GOP Toes Big Business’s Immigration Reform Line

What’s holding up a bill? GOP obstinacy about the details of a guest worker program.

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President Barack Obama watches as Homeland Security Secretary Janet Napolitano, center, administers the Oath of Allegiance at a naturalization ceremony for active duty service members and civilians, Monday, March 25, 2013, in the East Room of the White House in Washington. At right is Alejandro Mayorkas, director of United States Citizenship and Immigration Services (USCIS).

On Monday, speaking at a naturalization ceremony for active duty service members and civilians, President Obama urged Congress to finish their work on one of his top priorities, immigration reform legislation. "The time has come for comprehensive sensible immigration reform," he said. "We are making progress, but we've got to finish the job."

So, what is the holdup? So far, the "gang of eight"—a bipartisan group of eight senators who have been tasked with drafting Senate legislation—has found broad agreement on the two most contentious issues of the past: border security and a pathway to citizenship for the 11 million undocumented individuals.

This time around, however, it appears that the thorniest piece of the puzzle seems to be guest worker programs—providing employment-based visas for lower-skilled labor. It's another chapter in the age-old battle between labor unions and business.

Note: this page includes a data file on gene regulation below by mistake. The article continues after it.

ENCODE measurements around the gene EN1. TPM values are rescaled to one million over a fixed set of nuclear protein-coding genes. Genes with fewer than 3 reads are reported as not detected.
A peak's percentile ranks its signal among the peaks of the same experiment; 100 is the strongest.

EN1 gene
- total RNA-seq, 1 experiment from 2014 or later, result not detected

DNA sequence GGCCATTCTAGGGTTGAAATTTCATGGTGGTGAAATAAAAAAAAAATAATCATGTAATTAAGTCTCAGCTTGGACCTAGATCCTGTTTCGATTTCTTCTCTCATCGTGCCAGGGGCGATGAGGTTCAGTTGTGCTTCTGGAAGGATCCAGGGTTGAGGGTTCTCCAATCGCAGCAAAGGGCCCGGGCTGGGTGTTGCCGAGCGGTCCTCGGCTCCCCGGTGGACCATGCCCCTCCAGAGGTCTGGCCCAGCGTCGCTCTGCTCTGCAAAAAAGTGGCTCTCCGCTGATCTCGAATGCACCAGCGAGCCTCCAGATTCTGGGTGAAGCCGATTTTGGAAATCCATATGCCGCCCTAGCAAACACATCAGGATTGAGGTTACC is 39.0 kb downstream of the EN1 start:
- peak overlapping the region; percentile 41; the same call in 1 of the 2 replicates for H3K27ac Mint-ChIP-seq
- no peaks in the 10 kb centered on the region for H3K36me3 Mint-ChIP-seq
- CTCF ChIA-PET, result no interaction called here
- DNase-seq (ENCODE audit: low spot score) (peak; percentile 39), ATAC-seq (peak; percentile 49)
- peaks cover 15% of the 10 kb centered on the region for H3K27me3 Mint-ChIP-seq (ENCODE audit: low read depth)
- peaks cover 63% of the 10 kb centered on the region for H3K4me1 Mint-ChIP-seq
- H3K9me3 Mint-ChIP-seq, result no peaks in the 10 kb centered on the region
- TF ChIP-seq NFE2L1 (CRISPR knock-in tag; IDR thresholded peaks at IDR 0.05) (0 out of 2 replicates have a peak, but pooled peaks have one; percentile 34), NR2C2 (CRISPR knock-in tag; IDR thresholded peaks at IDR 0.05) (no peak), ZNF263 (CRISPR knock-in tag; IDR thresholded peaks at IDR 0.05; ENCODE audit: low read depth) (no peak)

[See a collection of political cartoons on immigration.]

For the lower-skilled workers, businesses such as farming, landscaping and hospitality companies argue that they need a larger supply of seasonal workers to fill their jobs, while unions argue that visas should not be extended unless the workers are guaranteed the same wage levels as current American workers.

Business leaders have already won a major concession from the unions just to get to this place in the negotiations. In the past, a majority of unions have been unwilling to compromise and allow for temporary guest visas but they now acknowledge that the undocumented workers are both their current members and key to their future membership growth. So they have dropped their opposition in hopes that their softer position will help them attract and organize more Hispanic workers instead of alienating them.

[See a collection of political cartoons on Congress.]

But, they are insistent that the workers are paid the same wage as American workers. The latest offer to set the wage rate for foreign workers at the median of the wages for that particular job was rejected by Senate Republicans representing business interests. So the question becomes, what is an acceptable wage?

Florida GOP Sen. Marco Rubio recently said on the Mark Levin talk show that this is a "big fight the president is going to have to have if he's really interested in moving this forward."

Republicans already face major branding issues, not only with Hispanic voters but also with middle class voters who fear they only champion the economics of the upper 1percent at their expense. Arguing to pay a whole new workforce lower wages doesn't seem to be a winning formula to appeal to those lost voters.

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